Photos and Features
I don’t think I will ever look at the carrying case and not think of a golf ball. But the look isn’t bad at all, it gives the case a little extra grip. Beyond that, it is a solid shell with a leather like finish. Along with the countless number of divots formed into it, it also has the Philips branding as well. The divots carry on around on the back as well. It is all closed up with a zipper and there is a nylon strap to hand the case off of a hook.
Inside the headset is semi folded up with each earcup laying flat and one folded in. I really like that the case has a padded strap that Is velcroid in the case that goes around the folded up earcup. This keeps it from moving around and especially to keep them from bumping into each other. On the other side, there is a small mesh section folded over with an elastic strap to give a small bit of storage. Philips has it filled up with the TAPH805BK’s accessories.
So here are all of the accessories (other than the carrying case). You get a very short USB charging cable with a micro-USB connection on the end. I was surprised the cable wasn’t longer, but I guess they don’t expect you to charge the headset while using them. You also get a 3.5mm headphone cable with male connections on both ends. That cord is actually a nice usable length and the cable itself has a tangle free design with that soft flat rubber finish. Then on the left, you also get a dual prong adapter for airplane usage.
Once you flip the TAPH805BK’s out they are a lot larger than their carrying case. They are a traditional over the ear design and I would consider the earcups a medium size. Large enough to mostly go over your ears, but not huge like a gaming headset. The look/design is interesting because even with the traditional design, they still end up looking modern with their fully sealed earcups. Normally a Bluetooth headset like this might have some visible controls but Philips went with touch controls for a majority of the controls.
The headband is about an inch thick and on the top, like the rest of the TAPH805BK it has a textured black plastic finish. You can see how they do have adjustment on both sides, about an inch and a half on each side. Then on the inside, the headband has a fake leather section with memory foam padding an inch thick.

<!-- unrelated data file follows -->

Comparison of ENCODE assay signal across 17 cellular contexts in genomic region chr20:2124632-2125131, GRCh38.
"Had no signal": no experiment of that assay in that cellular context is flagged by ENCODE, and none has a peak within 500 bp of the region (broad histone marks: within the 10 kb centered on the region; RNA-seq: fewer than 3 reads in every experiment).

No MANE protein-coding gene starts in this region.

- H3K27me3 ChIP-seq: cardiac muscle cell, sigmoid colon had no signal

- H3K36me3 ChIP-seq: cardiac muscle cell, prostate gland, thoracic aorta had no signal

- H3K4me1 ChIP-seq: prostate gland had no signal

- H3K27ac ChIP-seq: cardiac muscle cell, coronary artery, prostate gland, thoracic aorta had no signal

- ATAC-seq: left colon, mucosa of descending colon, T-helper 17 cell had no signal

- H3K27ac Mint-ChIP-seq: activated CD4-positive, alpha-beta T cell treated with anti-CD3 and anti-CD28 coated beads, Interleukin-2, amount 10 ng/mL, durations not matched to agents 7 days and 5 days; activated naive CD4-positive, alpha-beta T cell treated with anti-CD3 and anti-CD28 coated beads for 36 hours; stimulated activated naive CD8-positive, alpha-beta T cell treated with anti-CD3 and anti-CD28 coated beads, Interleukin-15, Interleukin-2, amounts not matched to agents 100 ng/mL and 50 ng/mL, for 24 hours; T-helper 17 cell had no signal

The padding for the earcups on the TAPH850BK’s look to be about an inch thick, but when you get a closer look it is actually just a little past a half inch. The fake leather for the earcups wraps around on to the headphones giving the impression that it is thicker. They do have memory foam for padding. Both sides come with 40mm drivers, which is a touch smaller than some larger headphones might have, but inline with the medium side of the TAPH805Bk’s. On the outside, both earcups are sealed, which helps with the built-in active noise cancelation. It wouldn’t make much sense to have open-air headphones then having to work twice as hard on the noise cancelation. In addition to each earcup being able to be flipped completely flat. There is also a 10-15 degree pivot to keep them sealed against your head no matter the shape. Side to side adjustment is also there with the full 90 degrees that allows you to lay them flat and an additional 10 degrees of adjustment the other way as well. The solid earcup design also has a second function. The right ear has touch controls built-in as well allowing you to swipe up and down to control your volume and double tap in the middle to turn on google assistant to use the voice controls. I don’t know if I like the textured finish they went with for the plastic, but it does help keep fingerprints down compared to a glossy finish.
Now just because they have touch controls doesn’t mean there aren’t still a few traditional controls as well. They are tucked away up on the bottom edge, the one glossy section of the TAPH805BKs. There is just one control, you can toggle it forward and back and this will skip forward and back through your music. Then pushing down on the toggle is also a button. This is how you power the headset on or off when holding it down. Then small pushes on that same button low you flip between three modes for the active noise cancelation. One turns ANC all the way on, then from there you can turn it off, the third setting turns on ambient sound. SO basically you get active noise canceling, passive noise canceling, and then a mode where you can use the microphones to pick up sound around you to carry on a conversation with someone for example. Next to the multi-function button, there are two small LEDs. One is green and when it is on it indicates that you have active noise cancellation on. Then the other is blue which lets you know the headset is powered on and if the light is solid you know it is connected to Bluetooth.